Advisory in respect of foreign trading portals

On 30 October 2018, SEBI issued an advisory against firms which are using online web portals to trade in a variety of financial products, including various types of derivatives traded on overseas platforms/exchanges.

SEBI further stated that such firms are not supervised by any regulatory body in India and that the inherent complexities of the products offered by such firms can result in losses to investors.

Investors are thus cautioned to avoid participating in such unregulated web portals/entities offering transactions in securities (including derivatives) which are executed or undertaken on the terminal of foreign exchanges/platforms.

The advisory can be viewed here.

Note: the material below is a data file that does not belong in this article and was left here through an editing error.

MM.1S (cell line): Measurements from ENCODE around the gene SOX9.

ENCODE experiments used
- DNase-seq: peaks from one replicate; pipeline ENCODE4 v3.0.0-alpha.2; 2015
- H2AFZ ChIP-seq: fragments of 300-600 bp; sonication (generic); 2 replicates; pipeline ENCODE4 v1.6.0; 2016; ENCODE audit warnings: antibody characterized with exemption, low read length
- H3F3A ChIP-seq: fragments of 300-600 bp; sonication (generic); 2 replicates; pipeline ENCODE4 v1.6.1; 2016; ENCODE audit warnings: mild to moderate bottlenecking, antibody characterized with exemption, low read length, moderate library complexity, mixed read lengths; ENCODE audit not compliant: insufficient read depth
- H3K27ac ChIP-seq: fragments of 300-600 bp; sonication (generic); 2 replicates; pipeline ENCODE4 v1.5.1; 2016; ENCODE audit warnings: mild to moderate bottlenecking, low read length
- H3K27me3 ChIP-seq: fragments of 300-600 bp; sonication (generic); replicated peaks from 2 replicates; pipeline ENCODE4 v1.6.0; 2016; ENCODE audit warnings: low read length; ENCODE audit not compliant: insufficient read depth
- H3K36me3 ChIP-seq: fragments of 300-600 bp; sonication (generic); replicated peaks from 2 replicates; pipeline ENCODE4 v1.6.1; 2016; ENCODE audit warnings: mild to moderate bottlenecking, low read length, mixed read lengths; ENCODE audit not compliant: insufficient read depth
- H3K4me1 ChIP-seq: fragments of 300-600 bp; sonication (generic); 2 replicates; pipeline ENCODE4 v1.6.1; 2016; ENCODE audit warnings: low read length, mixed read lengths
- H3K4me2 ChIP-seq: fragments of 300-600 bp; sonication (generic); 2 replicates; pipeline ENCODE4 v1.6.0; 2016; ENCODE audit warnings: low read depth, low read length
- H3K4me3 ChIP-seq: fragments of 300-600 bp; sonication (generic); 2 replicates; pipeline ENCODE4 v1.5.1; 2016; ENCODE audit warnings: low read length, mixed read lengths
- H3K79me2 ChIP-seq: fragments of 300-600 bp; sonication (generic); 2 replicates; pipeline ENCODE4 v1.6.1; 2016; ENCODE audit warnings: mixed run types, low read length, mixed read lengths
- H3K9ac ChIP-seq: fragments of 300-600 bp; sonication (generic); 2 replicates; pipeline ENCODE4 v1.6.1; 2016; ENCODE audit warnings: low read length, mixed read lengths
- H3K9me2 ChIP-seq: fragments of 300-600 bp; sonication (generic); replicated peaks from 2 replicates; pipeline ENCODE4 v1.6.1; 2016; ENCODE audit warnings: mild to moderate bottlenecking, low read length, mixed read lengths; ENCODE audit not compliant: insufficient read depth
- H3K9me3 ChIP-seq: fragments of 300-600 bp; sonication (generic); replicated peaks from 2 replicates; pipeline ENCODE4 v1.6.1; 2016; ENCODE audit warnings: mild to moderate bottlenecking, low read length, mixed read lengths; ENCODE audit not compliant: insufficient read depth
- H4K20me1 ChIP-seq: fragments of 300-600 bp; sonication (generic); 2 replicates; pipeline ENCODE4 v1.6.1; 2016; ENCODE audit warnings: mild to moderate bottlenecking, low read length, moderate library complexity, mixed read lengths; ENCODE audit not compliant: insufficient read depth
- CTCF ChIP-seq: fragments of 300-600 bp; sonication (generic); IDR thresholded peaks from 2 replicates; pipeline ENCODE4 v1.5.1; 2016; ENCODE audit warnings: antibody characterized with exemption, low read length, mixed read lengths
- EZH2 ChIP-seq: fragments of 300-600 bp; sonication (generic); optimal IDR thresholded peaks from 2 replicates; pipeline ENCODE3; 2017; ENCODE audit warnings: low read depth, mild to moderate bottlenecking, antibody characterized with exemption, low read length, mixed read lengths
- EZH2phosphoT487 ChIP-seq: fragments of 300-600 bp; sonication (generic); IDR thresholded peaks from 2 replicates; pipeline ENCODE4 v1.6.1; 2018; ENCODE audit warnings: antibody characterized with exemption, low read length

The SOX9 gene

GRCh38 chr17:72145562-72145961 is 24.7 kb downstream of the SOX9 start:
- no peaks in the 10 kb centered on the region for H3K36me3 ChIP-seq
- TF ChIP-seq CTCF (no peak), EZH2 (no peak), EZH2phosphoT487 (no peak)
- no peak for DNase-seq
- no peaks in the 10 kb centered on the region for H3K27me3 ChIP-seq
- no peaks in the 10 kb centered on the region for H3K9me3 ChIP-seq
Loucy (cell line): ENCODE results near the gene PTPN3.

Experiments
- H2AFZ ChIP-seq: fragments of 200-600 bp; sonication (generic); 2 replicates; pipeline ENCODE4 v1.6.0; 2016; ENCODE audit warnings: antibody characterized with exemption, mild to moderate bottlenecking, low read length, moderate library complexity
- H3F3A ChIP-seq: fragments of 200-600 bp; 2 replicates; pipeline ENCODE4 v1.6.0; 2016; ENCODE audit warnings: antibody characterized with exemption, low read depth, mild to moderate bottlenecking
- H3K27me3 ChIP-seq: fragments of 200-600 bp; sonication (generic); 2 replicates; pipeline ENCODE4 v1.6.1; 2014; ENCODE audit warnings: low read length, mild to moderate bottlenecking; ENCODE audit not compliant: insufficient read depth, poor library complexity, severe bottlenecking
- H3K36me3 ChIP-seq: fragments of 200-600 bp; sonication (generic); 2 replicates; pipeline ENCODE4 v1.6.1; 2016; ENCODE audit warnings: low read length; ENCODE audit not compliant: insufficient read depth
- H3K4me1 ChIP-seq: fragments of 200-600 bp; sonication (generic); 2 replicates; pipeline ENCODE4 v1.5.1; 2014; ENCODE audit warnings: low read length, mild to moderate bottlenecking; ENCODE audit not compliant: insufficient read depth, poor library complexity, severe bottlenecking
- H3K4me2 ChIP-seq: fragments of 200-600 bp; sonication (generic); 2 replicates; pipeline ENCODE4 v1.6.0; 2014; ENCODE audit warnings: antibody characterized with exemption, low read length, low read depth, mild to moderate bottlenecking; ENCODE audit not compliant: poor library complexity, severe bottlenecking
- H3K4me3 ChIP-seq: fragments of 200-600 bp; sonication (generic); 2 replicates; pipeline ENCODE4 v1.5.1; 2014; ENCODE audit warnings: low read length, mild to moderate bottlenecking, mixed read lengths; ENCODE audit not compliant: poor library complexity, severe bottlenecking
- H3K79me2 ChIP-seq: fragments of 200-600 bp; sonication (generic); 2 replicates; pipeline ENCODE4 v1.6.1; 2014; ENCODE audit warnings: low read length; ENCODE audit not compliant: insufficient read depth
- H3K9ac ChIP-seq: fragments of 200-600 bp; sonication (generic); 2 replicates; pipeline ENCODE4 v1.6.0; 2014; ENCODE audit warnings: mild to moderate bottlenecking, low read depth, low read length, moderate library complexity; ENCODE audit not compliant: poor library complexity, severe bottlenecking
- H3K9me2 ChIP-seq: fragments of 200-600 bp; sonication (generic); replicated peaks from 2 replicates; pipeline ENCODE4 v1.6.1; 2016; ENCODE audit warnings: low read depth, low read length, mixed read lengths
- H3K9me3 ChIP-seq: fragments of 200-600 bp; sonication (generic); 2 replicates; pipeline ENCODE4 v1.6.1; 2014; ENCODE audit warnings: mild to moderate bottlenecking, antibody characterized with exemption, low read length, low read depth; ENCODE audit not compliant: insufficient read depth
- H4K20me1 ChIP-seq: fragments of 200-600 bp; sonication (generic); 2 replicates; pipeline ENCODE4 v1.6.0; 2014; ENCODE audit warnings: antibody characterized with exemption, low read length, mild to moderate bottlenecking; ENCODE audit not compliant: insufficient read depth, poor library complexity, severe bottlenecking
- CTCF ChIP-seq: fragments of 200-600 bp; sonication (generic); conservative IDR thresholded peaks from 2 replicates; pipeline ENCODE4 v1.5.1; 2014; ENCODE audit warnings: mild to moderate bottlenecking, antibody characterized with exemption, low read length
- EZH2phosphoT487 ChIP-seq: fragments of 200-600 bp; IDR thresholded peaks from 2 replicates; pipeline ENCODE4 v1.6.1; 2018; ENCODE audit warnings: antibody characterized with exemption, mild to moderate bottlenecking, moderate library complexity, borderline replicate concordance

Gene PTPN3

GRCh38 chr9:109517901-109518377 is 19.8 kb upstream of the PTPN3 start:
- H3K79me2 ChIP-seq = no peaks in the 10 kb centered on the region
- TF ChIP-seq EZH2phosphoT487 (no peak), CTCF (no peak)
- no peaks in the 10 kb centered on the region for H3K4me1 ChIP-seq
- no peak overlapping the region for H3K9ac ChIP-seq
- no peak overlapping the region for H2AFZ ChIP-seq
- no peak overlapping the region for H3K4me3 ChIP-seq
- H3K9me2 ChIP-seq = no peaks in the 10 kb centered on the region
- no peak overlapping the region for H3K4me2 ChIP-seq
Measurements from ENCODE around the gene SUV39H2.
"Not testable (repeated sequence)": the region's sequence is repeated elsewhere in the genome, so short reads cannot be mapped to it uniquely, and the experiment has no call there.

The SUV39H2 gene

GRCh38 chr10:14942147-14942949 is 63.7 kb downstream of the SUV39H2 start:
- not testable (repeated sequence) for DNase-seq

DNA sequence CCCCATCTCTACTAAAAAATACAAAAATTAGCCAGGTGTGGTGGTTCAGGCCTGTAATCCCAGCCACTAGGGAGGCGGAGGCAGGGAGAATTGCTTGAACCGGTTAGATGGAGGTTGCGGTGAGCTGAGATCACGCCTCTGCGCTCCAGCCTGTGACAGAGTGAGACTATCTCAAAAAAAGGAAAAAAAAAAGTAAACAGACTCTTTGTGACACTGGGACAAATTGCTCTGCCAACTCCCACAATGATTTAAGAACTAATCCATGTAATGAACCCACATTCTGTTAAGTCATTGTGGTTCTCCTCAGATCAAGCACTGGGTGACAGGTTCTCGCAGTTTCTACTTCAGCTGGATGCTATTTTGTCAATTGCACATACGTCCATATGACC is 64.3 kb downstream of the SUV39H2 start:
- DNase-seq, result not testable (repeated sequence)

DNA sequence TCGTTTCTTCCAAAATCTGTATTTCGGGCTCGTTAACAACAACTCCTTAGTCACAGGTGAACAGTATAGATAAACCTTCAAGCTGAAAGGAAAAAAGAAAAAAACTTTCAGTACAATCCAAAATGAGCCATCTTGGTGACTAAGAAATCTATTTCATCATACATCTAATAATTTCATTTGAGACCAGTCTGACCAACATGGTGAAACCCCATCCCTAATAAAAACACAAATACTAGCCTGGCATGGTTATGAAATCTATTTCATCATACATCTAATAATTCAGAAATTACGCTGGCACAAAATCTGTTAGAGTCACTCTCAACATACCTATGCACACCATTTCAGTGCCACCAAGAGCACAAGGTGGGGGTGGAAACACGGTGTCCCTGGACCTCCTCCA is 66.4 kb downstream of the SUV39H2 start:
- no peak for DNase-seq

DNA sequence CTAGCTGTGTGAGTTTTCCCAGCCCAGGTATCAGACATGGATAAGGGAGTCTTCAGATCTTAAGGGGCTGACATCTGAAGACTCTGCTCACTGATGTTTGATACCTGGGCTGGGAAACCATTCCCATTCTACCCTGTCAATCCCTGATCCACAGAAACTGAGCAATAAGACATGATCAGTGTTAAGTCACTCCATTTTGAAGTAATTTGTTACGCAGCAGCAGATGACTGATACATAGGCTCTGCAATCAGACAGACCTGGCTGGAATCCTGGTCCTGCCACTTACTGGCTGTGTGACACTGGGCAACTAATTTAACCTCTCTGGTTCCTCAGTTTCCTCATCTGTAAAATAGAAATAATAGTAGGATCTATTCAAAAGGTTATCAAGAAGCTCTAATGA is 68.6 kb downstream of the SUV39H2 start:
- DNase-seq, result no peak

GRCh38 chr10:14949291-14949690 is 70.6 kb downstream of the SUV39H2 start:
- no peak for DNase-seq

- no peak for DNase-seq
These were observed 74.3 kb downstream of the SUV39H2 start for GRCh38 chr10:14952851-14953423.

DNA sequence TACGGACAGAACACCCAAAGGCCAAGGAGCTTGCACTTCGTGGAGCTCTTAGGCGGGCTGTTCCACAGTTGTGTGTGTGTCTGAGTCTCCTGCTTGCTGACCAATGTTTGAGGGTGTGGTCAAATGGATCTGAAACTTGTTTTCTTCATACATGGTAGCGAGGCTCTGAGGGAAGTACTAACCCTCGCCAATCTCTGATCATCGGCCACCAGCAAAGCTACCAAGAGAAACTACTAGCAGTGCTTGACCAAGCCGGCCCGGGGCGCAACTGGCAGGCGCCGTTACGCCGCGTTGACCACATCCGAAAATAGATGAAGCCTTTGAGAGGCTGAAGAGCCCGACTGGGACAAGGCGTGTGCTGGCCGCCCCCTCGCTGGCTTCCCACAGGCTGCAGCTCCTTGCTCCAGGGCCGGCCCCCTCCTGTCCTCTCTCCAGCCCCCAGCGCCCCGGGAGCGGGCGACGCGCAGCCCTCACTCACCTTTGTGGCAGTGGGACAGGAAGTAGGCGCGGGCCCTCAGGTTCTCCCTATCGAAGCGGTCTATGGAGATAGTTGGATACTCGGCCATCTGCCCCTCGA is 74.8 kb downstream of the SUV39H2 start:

Uniformity in the procedure for obtaining samples of goods at exchange accredited warehouses

SEBI has directed all exchanges and clearing corporations to follow the norms given below to bring uniformity in the procedures for obtaining samples for the purpose of assaying:

  1. Ensure adequate samples of goods are collected/retained from the goods deposited
  2. All the samples are sealed in the presence of the depositor or his authorised representative

The provisions of this circular shall come into effect from 16 October 2018.

The complete circular can be accessed here.

Global Regulatory News

Prudential no longer deemed a non-bank systemically important financial institution (SIFI)